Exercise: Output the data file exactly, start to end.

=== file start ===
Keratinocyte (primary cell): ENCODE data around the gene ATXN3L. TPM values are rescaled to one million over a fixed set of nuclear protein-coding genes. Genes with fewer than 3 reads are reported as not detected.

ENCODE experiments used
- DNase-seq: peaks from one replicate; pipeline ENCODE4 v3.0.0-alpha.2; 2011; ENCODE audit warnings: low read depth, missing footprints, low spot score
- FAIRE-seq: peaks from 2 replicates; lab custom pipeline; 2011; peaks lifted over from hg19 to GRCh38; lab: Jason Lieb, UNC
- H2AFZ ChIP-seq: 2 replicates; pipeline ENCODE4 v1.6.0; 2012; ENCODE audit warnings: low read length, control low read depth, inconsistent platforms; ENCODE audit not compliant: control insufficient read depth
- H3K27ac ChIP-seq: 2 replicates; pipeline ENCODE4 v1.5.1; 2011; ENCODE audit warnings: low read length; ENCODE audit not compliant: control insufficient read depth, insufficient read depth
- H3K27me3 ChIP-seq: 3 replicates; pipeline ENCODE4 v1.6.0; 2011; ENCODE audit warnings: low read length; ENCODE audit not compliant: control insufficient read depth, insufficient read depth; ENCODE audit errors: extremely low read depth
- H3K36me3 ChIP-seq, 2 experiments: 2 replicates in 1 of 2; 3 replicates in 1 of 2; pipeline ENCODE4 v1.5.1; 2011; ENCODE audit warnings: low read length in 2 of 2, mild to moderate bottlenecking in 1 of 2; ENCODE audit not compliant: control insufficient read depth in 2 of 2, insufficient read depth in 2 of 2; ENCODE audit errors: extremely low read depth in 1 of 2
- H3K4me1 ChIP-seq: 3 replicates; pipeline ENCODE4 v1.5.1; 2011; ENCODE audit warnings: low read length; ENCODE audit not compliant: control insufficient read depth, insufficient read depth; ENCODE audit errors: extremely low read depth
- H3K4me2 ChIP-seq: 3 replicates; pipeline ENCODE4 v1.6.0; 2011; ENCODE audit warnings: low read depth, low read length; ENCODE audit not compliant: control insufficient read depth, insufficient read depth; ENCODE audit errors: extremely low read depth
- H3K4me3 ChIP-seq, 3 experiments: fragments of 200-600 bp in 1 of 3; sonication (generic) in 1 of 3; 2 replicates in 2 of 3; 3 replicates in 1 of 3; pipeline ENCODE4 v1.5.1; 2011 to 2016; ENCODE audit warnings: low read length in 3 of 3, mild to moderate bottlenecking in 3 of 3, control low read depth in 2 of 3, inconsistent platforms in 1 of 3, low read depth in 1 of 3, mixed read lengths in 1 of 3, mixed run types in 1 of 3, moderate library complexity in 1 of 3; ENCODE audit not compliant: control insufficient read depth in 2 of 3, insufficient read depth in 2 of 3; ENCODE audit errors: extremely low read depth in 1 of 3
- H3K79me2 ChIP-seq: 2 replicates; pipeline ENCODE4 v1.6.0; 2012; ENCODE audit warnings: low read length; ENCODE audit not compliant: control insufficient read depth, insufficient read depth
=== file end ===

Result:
Keratinocyte (primary cell): ENCODE data around the gene ATXN3L. TPM values are rescaled to one million over a fixed set of nuclear protein-coding genes. Genes with fewer than 3 reads are reported as not detected.

ENCODE experiments used
- DNase-seq: peaks from one replicate; pipeline ENCODE4 v3.0.0-alpha.2; 2011; ENCODE audit warnings: low read depth, missing footprints, low spot score
- FAIRE-seq: peaks from 2 replicates; lab custom pipeline; 2011; peaks lifted over from hg19 to GRCh38; lab: Jason Lieb, UNC
- H2AFZ ChIP-seq: 2 replicates; pipeline ENCODE4 v1.6.0; 2012; ENCODE audit warnings: low read length, control low read depth, inconsistent platforms; ENCODE audit not compliant: control insufficient read depth
- H3K27ac ChIP-seq: 2 replicates; pipeline ENCODE4 v1.5.1; 2011; ENCODE audit warnings: low read length; ENCODE audit not compliant: control insufficient read depth, insufficient read depth
- H3K27me3 ChIP-seq: 3 replicates; pipeline ENCODE4 v1.6.0; 2011; ENCODE audit warnings: low read length; ENCODE audit not compliant: control insufficient read depth, insufficient read depth; ENCODE audit errors: extremely low read depth
- H3K36me3 ChIP-seq, 2 experiments: 2 replicates in 1 of 2; 3 replicates in 1 of 2; pipeline ENCODE4 v1.5.1; 2011; ENCODE audit warnings: low read length in 2 of 2, mild to moderate bottlenecking in 1 of 2; ENCODE audit not compliant: control insufficient read depth in 2 of 2, insufficient read depth in 2 of 2; ENCODE audit errors: extremely low read depth in 1 of 2
- H3K4me1 ChIP-seq: 3 replicates; pipeline ENCODE4 v1.5.1; 2011; ENCODE audit warnings: low read length; ENCODE audit not compliant: control insufficient read depth, insufficient read depth; ENCODE audit errors: extremely low read depth
- H3K4me2 ChIP-seq: 3 replicates; pipeline ENCODE4 v1.6.0; 2011; ENCODE audit warnings: low read depth, low read length; ENCODE audit not compliant: control insufficient read depth, insufficient read depth; ENCODE audit errors: extremely low read depth
- H3K4me3 ChIP-seq, 3 experiments: fragments of 200-600 bp in 1 of 3; sonication (generic) in 1 of 3; 2 replicates in 2 of 3; 3 replicates in 1 of 3; pipeline ENCODE4 v1.5.1; 2011 to 2016; ENCODE audit warnings: low read length in 3 of 3, mild to moderate bottlenecking in 3 of 3, control low read depth in 2 of 3, inconsistent platforms in 1 of 3, low read depth in 1 of 3, mixed read lengths in 1 of 3, mixed run types in 1 of 3, moderate library complexity in 1 of 3; ENCODE audit not compliant: control insufficient read depth in 2 of 3, insufficient read depth in 2 of 3; ENCODE audit errors: extremely low read depth in 1 of 3
- H3K79me2 ChIP-seq: 2 replicates; pipeline ENCODE4 v1.6.0; 2012; ENCODE audit warnings: low read length; ENCODE audit not compliant: control insufficient read depth, insufficient read depth